Inferior and insecure
As a child, I always used to be fit, beautiful, strong and fair but I got Malaria three times which faded away my beauty, immunity and made me fat. I always wanted to look gorgeous, admired by all and now since I look this way, I really feel uneasy, I look down upon myself and I want to change this situation. I hate exercising and love delicious food, so nothing motivates me to work towards it. Days pass by, I feel less confident, depressed and helpless. How do I deal with this feeling of insecurity and change?
Ans: Physical health when deteriorates usually leaves an impact on mental well being as well. The illness has led to you becoming sensitive towards how you appear not only to yourself but also others around you. You could begin by taking baby steps in terms of planning out a routine that involves eating as well as work out. The idea is to strike a balance and not give up one in exchange of the other. To help you initially a personal trainer would be a good idea as s/he can assist in building a routine. Once you realise that exercise isn’t all that a task, things would look easier from then on.
My ex-boyfriend even after three years of our break up still messages me and blames me for situations where I wasn’t even at fault. I can’t block him because I do care for him and he is a very sensitive person at heart. He has threatened me time and again which disturbs me and scares me. It also affects my performance at my workplace since it is constantly on my mind. He is torturing me to a point where it is very difficult to handle the situation. All this is always on my mind, bothering me and now even driving me crazy. How do I get rid of him and his tortures?
Ans: The narration involves hint of emotional abuse which is often ignored in a relationship that holds meaning for us. You mentioned that you still care for your ex-boyfriend and thus, maintaining the distance and keeping him out of your life isn’t working out. It is important to realise when it’s time to let go of a toxic relationship however strongly you feel for the other person. Since there are threats involved as well as mental torture, seeking legal help could be a way out if things go beyond your control. You could also approach a professional for helping you in the process of dealing with your emotional turmoil.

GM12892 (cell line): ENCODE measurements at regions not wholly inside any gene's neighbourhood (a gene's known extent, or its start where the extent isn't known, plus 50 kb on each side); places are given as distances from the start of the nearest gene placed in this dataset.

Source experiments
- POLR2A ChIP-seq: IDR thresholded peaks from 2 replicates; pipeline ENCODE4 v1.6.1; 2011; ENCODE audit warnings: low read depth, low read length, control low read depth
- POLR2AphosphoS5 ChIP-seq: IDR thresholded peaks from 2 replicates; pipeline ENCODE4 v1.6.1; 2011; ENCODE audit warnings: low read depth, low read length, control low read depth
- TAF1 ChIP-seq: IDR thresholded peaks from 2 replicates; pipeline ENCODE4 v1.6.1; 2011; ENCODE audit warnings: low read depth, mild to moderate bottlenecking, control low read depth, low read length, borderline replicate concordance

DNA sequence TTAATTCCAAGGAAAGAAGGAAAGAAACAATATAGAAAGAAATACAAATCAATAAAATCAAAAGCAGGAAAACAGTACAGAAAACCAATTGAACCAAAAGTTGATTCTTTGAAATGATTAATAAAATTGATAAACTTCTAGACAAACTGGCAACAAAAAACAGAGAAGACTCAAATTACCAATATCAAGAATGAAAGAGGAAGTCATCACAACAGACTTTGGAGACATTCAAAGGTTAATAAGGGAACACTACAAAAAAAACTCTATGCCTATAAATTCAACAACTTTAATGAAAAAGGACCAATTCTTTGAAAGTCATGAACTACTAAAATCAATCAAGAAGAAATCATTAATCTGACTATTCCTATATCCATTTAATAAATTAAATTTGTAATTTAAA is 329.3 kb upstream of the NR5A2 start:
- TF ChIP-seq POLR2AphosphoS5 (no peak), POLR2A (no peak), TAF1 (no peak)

Lonely and lifeless
I am 65-years-old. I was travelling with my husband when we met with an accident. I lost him in the accident. I am feeling lonely; I miss him and I feel like why I didn’t die instead of him. My kids are settled abroad and I don’t want to leave my house in India as I have many memories associated with this house. Sometimes, I feel like killing myself and then I don’t have the courage for it so I keep crying and I can’t sleep at night. I want to get out of this feeling of grief. Please help me overcome these negative thoughts.
Ans: I am very sorry for your loss. The bereavement period is often laced with the negative thoughts you are plagued with wherein there is guilt of surviving on one hand as well as grief that your loved one was a victim to the unfortunate accident. Seeking help from a support group in this difficult time period could be beneficial as you require emotional support. Rather than viewing it as a permanent shift abroad, you can visit them for temporary basis until you feel better and also in better control of your life.
Trust issue and tragedy
I am 26-years-old and my problem is that I have major trust issues. My parents left me with my grandparents to work in the US when I was as young as six years old. Since then a strong sense of abandonment has set in. My current relationships are also quite flimsy and I mostly struggle when it is time to make the relationship more concrete. How do I overcome this sense of betrayal and develop a sense of trust in people who are important in my life?
Ans: Trust is an important ingredient of any given relationship. You have an awareness that your sense of abandonment stems from early childhood which is causing hindrance in forming meaningful relationships today. In order to work around this feeling, you may begin isolating your past from your present. A professional counsellor or psychotherapist may be able to help you make this change. It is important to remember that our past has a huge impact on our present. However, taking charge of the situation can definitely work in your favour.
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